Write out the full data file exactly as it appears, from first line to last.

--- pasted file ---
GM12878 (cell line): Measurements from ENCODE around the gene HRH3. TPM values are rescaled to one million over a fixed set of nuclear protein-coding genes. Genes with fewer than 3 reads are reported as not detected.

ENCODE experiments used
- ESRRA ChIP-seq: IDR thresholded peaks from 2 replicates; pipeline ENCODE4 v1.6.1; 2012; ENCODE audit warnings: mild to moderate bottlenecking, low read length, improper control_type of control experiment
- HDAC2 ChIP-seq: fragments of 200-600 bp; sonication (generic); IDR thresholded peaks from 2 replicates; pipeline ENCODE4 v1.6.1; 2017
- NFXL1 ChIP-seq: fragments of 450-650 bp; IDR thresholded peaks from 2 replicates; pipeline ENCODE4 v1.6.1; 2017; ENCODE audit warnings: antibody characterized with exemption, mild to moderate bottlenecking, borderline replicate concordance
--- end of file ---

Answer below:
GM12878 (cell line): Measurements from ENCODE around the gene HRH3. TPM values are rescaled to one million over a fixed set of nuclear protein-coding genes. Genes with fewer than 3 reads are reported as not detected.

ENCODE experiments used
- ESRRA ChIP-seq: IDR thresholded peaks from 2 replicates; pipeline ENCODE4 v1.6.1; 2012; ENCODE audit warnings: mild to moderate bottlenecking, low read length, improper control_type of control experiment
- HDAC2 ChIP-seq: fragments of 200-600 bp; sonication (generic); IDR thresholded peaks from 2 replicates; pipeline ENCODE4 v1.6.1; 2017
- NFXL1 ChIP-seq: fragments of 450-650 bp; IDR thresholded peaks from 2 replicates; pipeline ENCODE4 v1.6.1; 2017; ENCODE audit warnings: antibody characterized with exemption, mild to moderate bottlenecking, borderline replicate concordance